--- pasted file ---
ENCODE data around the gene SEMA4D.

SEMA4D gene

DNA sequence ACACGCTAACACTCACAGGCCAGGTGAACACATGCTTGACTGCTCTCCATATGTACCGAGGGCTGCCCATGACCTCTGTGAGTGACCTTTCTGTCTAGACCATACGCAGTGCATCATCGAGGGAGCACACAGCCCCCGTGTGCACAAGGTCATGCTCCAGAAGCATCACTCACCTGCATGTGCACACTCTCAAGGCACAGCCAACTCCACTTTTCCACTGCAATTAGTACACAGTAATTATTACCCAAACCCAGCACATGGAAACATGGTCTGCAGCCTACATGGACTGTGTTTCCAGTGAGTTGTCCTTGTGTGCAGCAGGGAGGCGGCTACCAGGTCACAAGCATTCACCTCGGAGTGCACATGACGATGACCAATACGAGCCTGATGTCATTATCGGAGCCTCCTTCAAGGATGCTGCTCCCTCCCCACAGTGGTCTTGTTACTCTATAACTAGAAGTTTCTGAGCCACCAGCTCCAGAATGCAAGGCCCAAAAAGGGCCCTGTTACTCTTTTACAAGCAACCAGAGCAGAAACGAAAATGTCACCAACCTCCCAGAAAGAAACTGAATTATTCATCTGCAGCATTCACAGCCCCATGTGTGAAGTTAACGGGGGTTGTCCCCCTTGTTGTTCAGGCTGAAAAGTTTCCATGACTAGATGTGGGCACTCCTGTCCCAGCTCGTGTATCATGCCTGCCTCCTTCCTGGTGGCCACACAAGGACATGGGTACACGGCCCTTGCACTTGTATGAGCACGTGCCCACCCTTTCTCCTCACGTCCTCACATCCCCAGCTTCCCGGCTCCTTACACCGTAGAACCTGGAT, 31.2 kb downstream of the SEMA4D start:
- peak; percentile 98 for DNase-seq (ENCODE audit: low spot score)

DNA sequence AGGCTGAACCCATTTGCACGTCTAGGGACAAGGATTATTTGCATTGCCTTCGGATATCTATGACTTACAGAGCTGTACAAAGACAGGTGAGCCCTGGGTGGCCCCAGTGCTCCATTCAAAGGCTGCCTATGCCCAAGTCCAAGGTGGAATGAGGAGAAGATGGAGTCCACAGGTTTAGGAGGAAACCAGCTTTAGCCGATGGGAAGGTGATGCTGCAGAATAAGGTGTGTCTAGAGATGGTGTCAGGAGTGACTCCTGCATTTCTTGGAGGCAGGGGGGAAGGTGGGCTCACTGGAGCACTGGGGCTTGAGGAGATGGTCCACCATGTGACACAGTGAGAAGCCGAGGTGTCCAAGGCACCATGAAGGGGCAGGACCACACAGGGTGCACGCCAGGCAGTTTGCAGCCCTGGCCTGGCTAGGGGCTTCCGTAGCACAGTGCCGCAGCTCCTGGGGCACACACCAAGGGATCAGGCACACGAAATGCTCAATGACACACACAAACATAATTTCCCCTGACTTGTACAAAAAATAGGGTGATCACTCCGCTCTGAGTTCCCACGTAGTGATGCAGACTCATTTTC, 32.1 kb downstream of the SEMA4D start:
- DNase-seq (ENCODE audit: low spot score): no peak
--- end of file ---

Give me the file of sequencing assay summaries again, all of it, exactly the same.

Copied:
ENCODE data around the gene SEMA4D.

SEMA4D gene

DNA sequence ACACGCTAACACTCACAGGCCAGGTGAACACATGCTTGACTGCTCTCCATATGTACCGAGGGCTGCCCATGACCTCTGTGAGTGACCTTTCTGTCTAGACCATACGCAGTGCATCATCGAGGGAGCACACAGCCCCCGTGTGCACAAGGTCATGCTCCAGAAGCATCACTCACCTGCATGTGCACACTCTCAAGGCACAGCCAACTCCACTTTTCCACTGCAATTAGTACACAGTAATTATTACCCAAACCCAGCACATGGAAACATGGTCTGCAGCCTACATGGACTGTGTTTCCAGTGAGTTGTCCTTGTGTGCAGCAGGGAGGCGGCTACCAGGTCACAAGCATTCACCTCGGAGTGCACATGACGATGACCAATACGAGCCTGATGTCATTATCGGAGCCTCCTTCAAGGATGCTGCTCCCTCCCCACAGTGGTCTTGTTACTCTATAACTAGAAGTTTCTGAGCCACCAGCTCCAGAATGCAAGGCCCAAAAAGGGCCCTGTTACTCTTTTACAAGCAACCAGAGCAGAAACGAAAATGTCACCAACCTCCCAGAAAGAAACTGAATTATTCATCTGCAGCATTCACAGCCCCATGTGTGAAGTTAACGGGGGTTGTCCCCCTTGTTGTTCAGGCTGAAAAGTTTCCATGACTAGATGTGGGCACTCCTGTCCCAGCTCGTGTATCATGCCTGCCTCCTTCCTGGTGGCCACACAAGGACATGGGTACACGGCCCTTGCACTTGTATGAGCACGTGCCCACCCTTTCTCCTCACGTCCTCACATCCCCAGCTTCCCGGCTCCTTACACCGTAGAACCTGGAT, 31.2 kb downstream of the SEMA4D start:
- peak; percentile 98 for DNase-seq (ENCODE audit: low spot score)

DNA sequence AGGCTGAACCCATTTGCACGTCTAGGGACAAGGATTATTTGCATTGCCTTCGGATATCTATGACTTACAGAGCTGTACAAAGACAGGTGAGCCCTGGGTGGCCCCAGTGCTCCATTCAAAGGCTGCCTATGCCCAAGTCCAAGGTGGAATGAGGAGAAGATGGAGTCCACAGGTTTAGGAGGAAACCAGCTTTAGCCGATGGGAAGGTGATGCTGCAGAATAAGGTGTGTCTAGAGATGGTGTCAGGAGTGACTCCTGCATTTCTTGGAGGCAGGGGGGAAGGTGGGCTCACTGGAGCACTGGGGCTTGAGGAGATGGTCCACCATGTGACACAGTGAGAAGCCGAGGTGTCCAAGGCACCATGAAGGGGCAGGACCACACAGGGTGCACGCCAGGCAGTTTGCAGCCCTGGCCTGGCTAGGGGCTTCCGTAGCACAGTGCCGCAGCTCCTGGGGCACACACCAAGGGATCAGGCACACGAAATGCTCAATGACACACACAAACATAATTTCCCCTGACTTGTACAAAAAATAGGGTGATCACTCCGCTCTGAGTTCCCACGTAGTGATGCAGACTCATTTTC, 32.1 kb downstream of the SEMA4D start:
- DNase-seq (ENCODE audit: low spot score): no peak